|1.||Newman's genuineness and greatness||1.|
|2.||His early life at home and at Oxford—
dogmatic creed—his book on the Arians
|3.||Hurrell Froude and the Mediterranean
|4.||Newman's relation to the Tractarian
|5.||Newman's alleged scepticism||59.|
|6.||Balancing—defining the Via Media||71.|
|7.||The preacher at St. Mary's||97.|
|8.||Advancing estrangements—Tract 90 and
the Jerusalem bishopric
|9.||The theory of the "development of
|10.||Newman as Roman Catholic||190.|
|11.||Newman's chief poem and the unity
of his life
THE whole of this little essay was written and in type, and most of it corrected for the press, before Cardinal Newman's death. I thought it better, considering the smallness of the space available for the treatment of so great a subject, to devote the main part of the book to the study of Dr. Newman's life before leaving the Anglican Church,—in other words, to the course of thought which led him to the Church of Rome,—and to compress the latter part of his career into a single long chapter. This seemed to me the best way of making the book of interest to the great majority of English readers.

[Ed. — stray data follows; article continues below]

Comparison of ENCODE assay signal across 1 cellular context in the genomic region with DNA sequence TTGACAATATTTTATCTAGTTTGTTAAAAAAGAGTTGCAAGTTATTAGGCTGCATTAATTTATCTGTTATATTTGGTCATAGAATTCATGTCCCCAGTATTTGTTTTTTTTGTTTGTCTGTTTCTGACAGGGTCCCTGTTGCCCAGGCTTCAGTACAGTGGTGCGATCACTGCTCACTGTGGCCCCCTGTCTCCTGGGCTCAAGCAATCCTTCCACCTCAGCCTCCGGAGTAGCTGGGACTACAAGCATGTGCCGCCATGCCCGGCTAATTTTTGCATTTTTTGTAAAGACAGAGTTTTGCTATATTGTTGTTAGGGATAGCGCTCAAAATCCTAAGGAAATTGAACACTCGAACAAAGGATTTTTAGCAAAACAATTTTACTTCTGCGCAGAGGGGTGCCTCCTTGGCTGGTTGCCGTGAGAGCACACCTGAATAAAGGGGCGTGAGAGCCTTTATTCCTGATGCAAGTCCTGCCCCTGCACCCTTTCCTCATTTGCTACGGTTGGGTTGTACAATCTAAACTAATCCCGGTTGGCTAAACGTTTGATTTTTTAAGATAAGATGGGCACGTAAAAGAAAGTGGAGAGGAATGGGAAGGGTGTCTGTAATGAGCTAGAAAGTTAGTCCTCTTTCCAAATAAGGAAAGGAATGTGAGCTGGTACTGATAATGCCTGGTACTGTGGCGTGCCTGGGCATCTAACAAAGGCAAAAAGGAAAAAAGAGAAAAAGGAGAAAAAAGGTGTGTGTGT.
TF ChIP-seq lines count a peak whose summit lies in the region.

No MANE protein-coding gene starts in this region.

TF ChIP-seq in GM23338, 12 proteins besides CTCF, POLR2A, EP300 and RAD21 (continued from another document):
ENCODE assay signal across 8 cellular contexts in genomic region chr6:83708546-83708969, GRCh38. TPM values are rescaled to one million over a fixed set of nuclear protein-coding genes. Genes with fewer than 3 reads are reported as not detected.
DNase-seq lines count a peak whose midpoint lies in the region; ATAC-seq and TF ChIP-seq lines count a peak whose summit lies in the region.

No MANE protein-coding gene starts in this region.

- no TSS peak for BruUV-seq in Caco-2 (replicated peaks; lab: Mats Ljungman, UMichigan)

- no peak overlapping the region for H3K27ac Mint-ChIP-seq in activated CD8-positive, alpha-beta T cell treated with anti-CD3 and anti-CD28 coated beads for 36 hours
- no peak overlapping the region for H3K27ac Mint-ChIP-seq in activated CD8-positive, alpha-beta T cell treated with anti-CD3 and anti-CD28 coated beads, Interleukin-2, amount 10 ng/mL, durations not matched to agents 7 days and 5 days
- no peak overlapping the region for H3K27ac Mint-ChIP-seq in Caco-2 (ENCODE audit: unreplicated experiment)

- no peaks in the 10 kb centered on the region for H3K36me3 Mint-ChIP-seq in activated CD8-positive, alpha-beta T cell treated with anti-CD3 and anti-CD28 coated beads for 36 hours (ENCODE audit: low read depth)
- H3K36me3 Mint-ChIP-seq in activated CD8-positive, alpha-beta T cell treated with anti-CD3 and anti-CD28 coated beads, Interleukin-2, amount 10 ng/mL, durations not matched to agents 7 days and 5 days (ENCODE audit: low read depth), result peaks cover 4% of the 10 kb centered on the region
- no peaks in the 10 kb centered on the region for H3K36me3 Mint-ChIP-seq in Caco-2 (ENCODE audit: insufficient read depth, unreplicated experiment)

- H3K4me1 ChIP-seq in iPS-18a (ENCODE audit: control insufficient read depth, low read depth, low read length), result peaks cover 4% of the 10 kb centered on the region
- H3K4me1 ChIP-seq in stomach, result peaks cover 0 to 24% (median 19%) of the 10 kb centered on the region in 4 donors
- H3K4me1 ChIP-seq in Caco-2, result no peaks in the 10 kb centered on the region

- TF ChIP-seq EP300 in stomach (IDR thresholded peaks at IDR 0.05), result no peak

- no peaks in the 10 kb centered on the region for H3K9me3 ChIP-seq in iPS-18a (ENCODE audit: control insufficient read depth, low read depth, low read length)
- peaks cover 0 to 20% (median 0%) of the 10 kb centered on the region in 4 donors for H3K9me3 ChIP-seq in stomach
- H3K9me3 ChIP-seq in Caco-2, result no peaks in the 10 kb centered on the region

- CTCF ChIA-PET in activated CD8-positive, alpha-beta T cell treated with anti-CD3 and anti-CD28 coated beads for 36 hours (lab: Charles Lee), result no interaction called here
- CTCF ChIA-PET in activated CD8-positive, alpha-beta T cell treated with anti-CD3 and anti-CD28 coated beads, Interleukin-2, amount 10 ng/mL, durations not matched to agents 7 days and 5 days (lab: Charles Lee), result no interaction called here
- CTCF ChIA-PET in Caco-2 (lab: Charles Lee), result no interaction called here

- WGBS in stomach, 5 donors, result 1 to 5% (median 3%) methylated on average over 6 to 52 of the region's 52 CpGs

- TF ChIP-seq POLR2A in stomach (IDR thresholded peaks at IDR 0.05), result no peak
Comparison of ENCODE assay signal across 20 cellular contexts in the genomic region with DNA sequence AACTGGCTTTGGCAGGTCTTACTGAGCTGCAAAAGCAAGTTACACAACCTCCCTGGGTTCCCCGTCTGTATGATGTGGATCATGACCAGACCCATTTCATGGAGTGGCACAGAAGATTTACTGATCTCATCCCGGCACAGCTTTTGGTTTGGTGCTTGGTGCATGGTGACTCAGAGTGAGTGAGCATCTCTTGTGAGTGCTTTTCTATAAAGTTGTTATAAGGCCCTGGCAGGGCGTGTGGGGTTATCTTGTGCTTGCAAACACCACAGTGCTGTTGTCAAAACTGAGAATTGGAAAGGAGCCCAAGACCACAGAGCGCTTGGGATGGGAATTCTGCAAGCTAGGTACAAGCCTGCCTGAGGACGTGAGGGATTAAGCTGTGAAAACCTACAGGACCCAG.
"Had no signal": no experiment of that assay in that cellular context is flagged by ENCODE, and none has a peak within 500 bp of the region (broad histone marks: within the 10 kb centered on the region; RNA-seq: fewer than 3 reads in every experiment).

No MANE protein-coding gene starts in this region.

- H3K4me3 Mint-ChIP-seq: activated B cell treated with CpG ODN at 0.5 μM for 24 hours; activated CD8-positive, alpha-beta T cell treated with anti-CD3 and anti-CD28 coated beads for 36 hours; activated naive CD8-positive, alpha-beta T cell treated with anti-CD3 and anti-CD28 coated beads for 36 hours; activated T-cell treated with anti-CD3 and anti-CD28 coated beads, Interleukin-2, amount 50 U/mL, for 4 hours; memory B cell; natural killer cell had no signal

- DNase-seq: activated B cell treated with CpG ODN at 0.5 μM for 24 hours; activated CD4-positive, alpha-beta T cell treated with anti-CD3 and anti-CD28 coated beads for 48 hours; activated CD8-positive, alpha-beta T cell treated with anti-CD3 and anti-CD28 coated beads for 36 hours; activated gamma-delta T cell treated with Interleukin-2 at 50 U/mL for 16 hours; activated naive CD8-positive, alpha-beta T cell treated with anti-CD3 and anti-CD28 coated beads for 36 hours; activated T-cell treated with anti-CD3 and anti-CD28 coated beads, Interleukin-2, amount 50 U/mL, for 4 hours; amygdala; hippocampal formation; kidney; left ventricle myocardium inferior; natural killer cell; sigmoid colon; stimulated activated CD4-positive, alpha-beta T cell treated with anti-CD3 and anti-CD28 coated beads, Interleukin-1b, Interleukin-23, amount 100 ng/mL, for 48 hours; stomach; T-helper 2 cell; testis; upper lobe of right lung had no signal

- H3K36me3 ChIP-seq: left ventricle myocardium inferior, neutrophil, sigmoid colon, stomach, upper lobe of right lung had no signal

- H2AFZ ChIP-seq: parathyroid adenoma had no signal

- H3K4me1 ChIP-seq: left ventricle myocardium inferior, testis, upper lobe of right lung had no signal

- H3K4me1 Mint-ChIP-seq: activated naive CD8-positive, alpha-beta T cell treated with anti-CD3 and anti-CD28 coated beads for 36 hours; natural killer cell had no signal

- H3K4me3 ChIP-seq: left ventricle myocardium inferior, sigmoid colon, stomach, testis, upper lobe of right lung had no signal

R. H. H.
RICHARD H. HUTTON
[All Rights reserved].
Newman Reader Works of John Henry Newman
Copyright © 2007 by The National Institute for Newman Studies. All rights reserved.